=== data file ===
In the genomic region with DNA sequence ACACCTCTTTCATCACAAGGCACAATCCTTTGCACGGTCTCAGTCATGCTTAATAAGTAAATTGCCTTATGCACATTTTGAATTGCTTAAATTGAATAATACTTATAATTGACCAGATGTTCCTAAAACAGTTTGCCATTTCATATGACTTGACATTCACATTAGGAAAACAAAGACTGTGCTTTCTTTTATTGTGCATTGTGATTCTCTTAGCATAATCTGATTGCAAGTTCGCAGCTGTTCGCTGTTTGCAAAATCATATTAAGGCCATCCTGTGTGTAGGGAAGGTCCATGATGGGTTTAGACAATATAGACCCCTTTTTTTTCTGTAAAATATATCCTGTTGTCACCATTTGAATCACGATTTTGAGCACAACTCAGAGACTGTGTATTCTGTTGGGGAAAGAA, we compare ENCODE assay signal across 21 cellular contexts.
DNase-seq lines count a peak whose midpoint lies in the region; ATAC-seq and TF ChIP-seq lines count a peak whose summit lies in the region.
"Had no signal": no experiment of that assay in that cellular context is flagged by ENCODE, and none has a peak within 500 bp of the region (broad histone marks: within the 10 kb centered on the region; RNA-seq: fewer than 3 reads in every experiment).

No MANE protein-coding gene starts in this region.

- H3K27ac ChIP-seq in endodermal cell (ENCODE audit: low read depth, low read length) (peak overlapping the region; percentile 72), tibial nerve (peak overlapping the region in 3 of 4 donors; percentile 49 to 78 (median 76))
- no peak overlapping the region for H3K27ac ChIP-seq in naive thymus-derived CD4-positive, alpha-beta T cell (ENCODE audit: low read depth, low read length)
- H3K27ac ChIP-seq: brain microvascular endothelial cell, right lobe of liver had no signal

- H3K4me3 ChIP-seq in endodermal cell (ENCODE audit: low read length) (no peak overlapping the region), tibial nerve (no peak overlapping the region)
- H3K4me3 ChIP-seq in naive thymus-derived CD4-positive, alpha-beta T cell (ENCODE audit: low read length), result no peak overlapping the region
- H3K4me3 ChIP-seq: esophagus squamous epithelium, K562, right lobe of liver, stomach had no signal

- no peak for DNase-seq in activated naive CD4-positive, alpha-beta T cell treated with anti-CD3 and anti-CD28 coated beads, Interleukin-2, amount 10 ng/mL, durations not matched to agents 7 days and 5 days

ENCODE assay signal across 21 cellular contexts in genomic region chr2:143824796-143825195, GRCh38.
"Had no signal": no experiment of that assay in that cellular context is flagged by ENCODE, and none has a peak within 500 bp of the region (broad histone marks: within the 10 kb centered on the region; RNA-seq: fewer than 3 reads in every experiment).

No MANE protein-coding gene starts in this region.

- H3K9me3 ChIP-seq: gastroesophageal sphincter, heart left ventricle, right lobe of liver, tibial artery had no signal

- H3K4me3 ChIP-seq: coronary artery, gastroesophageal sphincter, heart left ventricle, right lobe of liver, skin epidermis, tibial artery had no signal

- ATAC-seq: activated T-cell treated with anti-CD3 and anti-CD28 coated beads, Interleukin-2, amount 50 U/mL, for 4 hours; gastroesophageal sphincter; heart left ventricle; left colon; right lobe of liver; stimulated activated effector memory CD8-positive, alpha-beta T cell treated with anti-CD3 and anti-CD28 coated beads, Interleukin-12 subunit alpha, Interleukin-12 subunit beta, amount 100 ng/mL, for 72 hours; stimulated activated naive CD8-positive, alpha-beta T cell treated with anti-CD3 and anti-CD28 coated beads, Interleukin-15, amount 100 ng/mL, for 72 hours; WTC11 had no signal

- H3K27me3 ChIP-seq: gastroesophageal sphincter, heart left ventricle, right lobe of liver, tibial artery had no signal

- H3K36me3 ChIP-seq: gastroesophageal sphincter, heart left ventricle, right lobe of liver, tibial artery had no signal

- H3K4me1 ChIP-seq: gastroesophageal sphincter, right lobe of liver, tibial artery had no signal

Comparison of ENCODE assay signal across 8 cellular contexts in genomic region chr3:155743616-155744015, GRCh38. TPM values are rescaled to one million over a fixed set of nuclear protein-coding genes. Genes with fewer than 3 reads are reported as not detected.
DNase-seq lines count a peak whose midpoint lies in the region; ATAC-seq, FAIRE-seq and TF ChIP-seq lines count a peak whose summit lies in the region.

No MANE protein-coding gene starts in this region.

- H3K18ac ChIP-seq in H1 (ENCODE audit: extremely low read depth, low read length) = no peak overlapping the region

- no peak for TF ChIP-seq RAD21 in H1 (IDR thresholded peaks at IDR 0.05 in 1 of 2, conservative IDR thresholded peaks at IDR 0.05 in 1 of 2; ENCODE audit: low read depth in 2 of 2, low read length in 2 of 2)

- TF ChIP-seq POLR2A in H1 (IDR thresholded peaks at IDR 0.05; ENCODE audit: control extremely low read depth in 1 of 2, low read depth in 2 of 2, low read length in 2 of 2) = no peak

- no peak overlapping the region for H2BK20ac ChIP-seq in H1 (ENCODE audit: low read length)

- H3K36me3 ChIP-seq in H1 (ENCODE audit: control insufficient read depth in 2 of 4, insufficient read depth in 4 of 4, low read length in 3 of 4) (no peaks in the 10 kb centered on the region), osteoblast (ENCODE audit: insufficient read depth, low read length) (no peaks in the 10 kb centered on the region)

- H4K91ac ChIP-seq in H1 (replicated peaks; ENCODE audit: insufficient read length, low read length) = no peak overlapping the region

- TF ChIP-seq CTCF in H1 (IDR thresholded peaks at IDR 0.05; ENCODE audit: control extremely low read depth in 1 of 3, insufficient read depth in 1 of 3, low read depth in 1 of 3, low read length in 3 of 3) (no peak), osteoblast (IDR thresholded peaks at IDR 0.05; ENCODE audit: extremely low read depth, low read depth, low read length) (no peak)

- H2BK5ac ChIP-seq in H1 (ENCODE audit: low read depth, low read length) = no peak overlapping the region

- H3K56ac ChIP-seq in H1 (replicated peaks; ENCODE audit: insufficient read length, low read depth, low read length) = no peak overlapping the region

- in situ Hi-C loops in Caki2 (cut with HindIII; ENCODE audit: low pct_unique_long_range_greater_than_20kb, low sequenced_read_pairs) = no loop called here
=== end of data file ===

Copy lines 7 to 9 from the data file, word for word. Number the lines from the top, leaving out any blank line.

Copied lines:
- H3K27ac ChIP-seq: brain microvascular endothelial cell, right lobe of liver had no signal

- H3K4me3 ChIP-seq in endodermal cell (ENCODE audit: low read length) (no peak overlapping the region), tibial nerve (no peak overlapping the region)
- H3K4me3 ChIP-seq in naive thymus-derived CD4-positive, alpha-beta T cell (ENCODE audit: low read length), result no peak overlapping the region